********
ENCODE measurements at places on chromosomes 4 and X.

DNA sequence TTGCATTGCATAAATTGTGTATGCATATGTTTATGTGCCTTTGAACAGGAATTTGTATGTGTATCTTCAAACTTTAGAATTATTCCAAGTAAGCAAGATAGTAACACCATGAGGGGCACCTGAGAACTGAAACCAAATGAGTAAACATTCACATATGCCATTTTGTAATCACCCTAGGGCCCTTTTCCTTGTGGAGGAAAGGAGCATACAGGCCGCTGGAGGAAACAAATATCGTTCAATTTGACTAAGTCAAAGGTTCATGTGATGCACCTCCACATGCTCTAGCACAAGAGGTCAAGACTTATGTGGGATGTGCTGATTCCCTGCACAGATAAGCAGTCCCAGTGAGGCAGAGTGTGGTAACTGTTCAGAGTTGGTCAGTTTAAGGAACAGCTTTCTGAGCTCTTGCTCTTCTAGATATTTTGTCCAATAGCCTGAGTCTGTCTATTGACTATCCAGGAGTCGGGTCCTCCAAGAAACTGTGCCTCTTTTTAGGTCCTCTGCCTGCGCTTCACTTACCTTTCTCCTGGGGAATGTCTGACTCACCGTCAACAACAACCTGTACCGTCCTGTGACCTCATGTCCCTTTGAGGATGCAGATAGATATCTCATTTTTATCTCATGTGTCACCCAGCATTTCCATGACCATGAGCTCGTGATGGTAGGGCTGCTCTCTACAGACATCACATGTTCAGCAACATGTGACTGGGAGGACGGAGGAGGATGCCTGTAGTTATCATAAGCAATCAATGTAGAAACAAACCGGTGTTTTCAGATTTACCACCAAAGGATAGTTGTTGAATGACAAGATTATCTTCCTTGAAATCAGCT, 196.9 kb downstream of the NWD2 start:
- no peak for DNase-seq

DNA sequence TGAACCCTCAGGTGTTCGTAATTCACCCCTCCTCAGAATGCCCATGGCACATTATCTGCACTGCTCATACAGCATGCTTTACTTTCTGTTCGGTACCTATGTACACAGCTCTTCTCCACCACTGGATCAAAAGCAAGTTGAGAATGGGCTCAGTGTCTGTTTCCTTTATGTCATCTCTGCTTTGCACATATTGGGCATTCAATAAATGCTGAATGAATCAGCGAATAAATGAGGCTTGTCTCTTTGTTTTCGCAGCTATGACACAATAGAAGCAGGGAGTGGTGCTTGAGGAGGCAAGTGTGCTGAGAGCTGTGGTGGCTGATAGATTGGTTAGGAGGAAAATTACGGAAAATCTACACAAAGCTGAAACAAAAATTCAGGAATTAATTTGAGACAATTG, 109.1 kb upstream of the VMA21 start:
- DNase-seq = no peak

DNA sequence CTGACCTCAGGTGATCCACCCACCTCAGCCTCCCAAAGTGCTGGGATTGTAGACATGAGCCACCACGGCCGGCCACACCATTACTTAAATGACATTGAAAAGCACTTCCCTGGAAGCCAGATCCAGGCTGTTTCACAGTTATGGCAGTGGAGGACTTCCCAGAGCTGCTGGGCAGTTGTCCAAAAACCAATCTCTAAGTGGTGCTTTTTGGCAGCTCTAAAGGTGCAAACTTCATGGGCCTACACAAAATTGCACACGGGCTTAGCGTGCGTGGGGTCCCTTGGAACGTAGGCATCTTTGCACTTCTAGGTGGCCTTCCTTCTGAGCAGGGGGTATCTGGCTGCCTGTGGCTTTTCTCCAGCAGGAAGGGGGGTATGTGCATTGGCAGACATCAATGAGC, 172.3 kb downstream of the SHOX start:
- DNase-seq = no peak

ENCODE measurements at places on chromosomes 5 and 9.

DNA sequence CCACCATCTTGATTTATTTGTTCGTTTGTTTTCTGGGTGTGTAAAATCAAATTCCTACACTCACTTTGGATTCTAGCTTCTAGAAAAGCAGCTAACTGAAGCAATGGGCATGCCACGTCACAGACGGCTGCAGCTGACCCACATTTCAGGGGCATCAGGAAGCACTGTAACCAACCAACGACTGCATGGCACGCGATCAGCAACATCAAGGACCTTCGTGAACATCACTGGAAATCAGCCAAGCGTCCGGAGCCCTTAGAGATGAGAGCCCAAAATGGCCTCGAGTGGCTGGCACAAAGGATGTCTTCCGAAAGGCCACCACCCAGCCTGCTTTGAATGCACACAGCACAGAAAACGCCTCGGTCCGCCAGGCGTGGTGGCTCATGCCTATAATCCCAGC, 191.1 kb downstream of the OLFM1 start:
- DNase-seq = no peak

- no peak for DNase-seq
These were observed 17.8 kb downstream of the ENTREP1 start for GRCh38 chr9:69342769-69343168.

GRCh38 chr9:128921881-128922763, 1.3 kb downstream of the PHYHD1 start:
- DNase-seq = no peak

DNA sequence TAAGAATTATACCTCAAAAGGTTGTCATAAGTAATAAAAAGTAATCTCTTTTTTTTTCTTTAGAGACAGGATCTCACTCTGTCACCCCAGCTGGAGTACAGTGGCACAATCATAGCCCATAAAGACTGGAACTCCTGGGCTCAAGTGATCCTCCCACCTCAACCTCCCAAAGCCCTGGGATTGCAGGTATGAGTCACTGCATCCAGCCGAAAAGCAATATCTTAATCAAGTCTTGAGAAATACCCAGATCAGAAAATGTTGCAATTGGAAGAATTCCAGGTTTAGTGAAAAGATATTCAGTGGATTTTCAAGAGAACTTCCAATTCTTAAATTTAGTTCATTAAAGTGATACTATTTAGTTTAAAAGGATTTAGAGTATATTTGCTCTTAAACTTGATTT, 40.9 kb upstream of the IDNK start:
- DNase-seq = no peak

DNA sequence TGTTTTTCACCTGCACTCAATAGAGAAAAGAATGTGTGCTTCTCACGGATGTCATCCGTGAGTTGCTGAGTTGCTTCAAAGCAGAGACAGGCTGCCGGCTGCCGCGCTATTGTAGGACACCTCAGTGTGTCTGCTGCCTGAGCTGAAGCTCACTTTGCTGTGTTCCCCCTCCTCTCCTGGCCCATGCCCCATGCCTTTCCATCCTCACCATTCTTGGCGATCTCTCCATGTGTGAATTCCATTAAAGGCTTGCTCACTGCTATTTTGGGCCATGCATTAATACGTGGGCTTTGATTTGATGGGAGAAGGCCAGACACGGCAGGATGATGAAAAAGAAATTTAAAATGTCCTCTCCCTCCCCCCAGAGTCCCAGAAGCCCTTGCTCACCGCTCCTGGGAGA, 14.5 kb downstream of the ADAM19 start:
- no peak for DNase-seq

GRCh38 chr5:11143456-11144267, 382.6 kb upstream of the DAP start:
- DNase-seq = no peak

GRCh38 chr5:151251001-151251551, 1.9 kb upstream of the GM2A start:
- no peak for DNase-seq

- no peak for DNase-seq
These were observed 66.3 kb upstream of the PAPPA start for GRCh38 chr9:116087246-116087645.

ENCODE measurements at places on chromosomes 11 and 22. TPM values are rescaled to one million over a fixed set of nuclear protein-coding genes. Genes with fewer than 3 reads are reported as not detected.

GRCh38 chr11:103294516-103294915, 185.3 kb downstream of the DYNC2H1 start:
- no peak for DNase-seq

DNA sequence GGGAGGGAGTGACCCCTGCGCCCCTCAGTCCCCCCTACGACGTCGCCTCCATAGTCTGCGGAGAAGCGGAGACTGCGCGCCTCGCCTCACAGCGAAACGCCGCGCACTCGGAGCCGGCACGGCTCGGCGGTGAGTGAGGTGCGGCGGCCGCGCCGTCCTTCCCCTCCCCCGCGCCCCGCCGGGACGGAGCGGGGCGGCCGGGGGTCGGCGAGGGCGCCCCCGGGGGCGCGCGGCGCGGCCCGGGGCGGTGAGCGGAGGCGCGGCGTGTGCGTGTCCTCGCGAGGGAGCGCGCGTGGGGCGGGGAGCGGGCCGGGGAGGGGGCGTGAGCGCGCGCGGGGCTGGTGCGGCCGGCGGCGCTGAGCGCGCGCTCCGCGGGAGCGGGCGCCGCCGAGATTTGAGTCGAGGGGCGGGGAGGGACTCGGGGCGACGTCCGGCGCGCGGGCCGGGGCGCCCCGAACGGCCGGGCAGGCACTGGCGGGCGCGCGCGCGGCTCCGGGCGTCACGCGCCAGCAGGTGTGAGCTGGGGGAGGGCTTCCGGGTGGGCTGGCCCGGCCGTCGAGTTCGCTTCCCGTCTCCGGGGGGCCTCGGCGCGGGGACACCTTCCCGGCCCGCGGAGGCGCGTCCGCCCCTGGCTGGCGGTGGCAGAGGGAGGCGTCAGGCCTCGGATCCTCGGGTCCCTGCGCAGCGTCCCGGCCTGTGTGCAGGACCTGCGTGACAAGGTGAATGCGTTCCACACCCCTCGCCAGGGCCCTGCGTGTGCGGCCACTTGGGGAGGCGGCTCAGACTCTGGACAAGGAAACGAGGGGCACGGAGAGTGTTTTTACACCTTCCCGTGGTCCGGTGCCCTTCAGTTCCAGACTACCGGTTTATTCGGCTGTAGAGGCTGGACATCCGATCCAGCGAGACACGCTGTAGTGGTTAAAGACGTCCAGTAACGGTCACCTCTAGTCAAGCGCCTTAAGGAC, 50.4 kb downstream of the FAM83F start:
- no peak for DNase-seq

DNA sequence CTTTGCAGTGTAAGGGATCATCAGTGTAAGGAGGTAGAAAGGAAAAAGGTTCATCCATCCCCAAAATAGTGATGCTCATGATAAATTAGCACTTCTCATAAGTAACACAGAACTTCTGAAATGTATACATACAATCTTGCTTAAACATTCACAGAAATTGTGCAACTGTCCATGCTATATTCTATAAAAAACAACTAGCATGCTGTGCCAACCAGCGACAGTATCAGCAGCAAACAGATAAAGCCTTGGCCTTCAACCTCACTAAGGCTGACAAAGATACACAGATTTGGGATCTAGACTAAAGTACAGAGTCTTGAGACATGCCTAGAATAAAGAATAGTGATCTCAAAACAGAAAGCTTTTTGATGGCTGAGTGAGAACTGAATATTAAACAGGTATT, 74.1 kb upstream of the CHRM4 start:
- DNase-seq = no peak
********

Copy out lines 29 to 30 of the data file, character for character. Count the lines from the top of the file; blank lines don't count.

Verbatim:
- no peak for DNase-seq

DNA sequence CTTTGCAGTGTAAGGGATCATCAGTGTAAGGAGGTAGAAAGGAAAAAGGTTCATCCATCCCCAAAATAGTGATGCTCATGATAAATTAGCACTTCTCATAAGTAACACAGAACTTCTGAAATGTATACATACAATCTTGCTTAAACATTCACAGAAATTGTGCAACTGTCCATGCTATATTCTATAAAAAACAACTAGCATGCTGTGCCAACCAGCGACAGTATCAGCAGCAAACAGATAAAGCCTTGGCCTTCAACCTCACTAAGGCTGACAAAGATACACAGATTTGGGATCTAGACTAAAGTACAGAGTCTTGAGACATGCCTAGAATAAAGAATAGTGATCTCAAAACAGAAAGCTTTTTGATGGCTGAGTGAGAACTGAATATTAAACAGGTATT, 74.1 kb upstream of the CHRM4 start: